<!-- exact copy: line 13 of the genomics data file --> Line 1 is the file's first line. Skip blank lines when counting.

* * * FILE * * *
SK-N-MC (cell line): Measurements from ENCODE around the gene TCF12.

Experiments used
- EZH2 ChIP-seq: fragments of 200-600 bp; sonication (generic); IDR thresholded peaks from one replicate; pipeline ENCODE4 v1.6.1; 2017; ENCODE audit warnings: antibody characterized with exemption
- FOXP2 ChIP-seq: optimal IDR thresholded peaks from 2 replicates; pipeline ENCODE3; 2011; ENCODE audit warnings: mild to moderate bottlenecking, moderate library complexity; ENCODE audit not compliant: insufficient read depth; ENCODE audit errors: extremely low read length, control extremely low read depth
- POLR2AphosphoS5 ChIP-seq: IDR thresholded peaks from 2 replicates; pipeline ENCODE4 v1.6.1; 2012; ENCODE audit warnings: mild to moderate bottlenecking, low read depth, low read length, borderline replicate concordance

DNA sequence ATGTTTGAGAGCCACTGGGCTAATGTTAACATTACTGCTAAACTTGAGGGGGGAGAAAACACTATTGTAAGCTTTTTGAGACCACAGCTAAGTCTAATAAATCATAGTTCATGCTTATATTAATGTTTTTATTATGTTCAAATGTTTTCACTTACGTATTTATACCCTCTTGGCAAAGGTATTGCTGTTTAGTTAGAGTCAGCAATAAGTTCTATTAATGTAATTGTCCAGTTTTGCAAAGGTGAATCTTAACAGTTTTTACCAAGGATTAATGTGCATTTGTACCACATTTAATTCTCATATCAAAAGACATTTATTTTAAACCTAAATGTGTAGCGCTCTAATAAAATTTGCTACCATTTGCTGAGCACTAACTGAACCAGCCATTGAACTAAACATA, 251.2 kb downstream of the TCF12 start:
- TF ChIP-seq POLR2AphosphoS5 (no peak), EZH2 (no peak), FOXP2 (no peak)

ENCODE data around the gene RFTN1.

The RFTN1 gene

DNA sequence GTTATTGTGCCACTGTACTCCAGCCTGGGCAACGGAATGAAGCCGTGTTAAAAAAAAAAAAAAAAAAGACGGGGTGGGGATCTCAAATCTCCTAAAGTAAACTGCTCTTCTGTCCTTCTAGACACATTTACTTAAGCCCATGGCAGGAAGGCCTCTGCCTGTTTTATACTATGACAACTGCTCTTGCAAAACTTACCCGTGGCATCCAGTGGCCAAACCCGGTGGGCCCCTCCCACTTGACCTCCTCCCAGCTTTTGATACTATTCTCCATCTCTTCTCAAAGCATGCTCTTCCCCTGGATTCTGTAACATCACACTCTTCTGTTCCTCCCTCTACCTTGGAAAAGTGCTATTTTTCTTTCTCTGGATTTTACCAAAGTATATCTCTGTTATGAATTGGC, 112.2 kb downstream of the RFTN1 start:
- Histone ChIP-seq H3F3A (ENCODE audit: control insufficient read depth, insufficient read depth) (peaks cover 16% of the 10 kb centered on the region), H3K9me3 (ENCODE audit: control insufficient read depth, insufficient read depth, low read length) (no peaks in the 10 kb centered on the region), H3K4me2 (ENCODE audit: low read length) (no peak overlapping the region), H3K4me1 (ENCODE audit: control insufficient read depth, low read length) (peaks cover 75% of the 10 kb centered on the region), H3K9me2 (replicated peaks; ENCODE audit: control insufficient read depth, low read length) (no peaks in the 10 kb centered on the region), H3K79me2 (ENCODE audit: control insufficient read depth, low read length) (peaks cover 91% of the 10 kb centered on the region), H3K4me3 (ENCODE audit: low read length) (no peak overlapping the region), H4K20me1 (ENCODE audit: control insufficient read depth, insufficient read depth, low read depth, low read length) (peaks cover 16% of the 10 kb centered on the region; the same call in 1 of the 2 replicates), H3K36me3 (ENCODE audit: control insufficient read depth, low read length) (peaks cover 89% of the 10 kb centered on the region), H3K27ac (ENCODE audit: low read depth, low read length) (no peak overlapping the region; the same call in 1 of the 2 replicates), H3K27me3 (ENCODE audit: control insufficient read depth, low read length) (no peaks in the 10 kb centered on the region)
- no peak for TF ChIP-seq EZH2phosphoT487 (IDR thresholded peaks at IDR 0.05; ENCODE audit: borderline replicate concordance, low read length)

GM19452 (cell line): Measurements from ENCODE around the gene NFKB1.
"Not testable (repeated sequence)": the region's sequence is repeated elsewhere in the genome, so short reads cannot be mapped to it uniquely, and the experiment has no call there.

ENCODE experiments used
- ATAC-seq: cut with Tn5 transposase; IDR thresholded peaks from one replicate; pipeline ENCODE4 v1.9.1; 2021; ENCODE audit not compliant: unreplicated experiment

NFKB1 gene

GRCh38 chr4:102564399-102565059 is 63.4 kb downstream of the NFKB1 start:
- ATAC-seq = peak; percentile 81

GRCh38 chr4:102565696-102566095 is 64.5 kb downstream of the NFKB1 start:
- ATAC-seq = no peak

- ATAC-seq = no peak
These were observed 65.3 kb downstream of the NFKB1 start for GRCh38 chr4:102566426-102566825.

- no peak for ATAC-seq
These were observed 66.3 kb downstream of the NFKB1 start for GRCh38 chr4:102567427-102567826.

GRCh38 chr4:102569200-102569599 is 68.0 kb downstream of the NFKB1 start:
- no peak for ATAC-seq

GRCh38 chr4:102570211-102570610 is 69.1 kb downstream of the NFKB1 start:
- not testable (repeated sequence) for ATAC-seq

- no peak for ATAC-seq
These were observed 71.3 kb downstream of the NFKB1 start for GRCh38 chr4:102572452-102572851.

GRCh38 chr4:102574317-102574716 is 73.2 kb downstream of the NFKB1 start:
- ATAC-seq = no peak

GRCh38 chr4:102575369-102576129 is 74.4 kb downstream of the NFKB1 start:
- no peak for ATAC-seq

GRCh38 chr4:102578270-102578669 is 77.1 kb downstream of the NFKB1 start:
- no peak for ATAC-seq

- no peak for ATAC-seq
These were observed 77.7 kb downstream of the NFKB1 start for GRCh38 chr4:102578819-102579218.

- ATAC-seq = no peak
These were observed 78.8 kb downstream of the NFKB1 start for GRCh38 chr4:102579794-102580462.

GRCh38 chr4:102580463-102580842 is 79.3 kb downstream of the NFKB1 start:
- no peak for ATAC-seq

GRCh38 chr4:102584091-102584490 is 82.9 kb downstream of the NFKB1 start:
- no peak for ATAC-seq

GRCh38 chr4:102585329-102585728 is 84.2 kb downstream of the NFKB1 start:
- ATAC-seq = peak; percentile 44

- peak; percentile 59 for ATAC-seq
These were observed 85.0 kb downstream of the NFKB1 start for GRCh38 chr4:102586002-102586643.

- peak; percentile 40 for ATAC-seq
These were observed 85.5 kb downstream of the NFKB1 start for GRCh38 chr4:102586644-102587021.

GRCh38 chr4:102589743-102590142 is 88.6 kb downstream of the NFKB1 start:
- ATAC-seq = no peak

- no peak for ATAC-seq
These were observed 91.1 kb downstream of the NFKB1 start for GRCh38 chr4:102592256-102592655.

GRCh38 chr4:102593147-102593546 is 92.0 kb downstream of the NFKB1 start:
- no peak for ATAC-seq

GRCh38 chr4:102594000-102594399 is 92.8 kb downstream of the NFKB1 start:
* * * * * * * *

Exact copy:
GM19452 (cell line): Measurements from ENCODE around the gene NFKB1.